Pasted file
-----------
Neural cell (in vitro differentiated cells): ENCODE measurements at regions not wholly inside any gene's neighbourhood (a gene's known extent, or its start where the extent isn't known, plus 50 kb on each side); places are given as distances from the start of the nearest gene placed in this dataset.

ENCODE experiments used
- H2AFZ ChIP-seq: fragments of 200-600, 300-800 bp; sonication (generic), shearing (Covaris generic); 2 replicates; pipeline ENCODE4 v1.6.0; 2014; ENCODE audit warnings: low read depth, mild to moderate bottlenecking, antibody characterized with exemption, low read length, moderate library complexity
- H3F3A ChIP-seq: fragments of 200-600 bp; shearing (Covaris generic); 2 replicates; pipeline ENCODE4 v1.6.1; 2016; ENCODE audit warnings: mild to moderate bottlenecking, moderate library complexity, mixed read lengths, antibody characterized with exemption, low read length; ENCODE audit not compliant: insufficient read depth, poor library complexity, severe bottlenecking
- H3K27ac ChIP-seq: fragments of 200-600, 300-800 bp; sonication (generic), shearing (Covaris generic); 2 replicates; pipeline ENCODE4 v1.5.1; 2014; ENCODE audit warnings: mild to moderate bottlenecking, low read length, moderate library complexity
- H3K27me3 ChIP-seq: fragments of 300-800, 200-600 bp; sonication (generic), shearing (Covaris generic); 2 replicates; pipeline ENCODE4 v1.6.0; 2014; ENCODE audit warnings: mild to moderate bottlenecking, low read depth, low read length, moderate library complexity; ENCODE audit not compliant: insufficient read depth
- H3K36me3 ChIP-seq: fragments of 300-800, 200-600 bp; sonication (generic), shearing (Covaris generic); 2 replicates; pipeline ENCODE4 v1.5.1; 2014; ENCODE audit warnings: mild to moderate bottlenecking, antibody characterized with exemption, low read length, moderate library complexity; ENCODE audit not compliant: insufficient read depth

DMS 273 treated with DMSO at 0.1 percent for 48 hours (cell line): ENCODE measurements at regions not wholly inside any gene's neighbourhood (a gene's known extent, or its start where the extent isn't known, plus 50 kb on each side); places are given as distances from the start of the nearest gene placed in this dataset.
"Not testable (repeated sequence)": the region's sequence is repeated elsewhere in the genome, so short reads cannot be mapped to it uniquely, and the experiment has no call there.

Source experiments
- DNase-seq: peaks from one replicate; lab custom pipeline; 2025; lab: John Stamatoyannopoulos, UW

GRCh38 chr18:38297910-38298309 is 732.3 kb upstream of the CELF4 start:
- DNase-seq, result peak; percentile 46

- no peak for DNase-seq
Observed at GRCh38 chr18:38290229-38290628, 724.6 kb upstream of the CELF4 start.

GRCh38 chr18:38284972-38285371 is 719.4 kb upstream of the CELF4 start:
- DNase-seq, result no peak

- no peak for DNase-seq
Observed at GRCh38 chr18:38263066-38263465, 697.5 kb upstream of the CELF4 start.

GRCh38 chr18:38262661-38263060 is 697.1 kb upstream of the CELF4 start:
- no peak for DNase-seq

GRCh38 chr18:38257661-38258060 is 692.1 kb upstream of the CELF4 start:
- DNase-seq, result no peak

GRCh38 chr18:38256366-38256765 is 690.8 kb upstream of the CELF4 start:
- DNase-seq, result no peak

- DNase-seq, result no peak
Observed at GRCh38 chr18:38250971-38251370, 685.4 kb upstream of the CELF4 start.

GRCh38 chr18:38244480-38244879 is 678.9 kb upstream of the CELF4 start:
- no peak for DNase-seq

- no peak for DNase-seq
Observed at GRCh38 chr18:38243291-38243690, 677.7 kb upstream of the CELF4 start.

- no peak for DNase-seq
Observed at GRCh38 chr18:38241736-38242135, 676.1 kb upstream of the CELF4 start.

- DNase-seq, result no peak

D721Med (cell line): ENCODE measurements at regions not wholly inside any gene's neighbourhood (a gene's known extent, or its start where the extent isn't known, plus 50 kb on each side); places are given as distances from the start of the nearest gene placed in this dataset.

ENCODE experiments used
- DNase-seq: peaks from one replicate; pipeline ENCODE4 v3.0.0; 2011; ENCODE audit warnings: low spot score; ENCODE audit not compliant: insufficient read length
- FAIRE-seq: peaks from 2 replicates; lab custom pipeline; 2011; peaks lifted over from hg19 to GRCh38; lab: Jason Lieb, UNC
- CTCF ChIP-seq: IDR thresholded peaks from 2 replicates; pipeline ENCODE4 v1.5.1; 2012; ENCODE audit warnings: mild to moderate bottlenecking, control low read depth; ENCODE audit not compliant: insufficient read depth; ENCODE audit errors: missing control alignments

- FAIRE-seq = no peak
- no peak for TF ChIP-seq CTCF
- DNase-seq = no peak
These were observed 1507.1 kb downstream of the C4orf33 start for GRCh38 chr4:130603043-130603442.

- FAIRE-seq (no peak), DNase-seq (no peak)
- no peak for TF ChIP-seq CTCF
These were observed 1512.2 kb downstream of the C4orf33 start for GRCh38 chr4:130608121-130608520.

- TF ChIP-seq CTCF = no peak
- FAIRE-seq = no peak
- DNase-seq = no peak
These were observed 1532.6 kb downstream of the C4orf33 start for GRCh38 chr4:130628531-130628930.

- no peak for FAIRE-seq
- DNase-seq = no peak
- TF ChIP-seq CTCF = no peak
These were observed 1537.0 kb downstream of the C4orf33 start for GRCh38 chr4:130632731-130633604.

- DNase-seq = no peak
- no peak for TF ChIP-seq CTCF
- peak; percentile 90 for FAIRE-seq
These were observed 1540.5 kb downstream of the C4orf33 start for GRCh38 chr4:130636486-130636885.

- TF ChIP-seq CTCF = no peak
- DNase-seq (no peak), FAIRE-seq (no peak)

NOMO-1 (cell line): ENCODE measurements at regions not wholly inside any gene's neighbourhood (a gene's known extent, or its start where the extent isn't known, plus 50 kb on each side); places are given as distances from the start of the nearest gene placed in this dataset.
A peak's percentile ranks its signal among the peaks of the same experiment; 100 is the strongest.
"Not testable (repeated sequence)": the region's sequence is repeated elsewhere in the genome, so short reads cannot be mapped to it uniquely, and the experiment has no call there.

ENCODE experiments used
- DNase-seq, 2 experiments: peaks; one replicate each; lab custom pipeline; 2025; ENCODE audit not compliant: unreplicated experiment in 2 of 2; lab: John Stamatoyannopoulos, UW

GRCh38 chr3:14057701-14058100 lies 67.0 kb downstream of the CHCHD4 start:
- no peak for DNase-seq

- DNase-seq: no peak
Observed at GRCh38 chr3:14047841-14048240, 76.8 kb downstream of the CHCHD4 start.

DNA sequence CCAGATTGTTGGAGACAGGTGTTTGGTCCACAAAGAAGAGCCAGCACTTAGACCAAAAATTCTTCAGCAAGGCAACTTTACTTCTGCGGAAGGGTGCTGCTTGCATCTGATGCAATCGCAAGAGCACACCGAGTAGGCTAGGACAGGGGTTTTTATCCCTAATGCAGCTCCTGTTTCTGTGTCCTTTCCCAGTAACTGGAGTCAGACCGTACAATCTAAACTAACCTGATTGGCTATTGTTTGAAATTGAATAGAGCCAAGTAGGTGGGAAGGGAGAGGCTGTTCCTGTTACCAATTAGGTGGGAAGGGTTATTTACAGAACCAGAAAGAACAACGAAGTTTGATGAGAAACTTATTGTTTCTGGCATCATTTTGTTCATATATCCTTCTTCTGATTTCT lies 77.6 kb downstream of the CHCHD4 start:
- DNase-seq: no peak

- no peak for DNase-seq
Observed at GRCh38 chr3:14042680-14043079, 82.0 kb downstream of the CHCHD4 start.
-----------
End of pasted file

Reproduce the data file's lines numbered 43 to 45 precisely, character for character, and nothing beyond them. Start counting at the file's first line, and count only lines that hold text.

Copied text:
These were observed 1507.1 kb downstream of the C4orf33 start for GRCh38 chr4:130603043-130603442.

- FAIRE-seq (no peak), DNase-seq (no peak)
- no peak for TF ChIP-seq CTCF